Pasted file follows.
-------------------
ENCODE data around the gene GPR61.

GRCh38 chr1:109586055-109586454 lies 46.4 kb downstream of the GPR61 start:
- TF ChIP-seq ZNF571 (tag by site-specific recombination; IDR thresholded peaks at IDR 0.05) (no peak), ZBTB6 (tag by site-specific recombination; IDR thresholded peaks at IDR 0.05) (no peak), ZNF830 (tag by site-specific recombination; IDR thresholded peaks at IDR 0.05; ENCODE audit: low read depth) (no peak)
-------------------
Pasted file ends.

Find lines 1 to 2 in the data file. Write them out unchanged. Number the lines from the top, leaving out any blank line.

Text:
ENCODE data around the gene GPR61.

GRCh38 chr1:109586055-109586454 lies 46.4 kb downstream of the GPR61 start: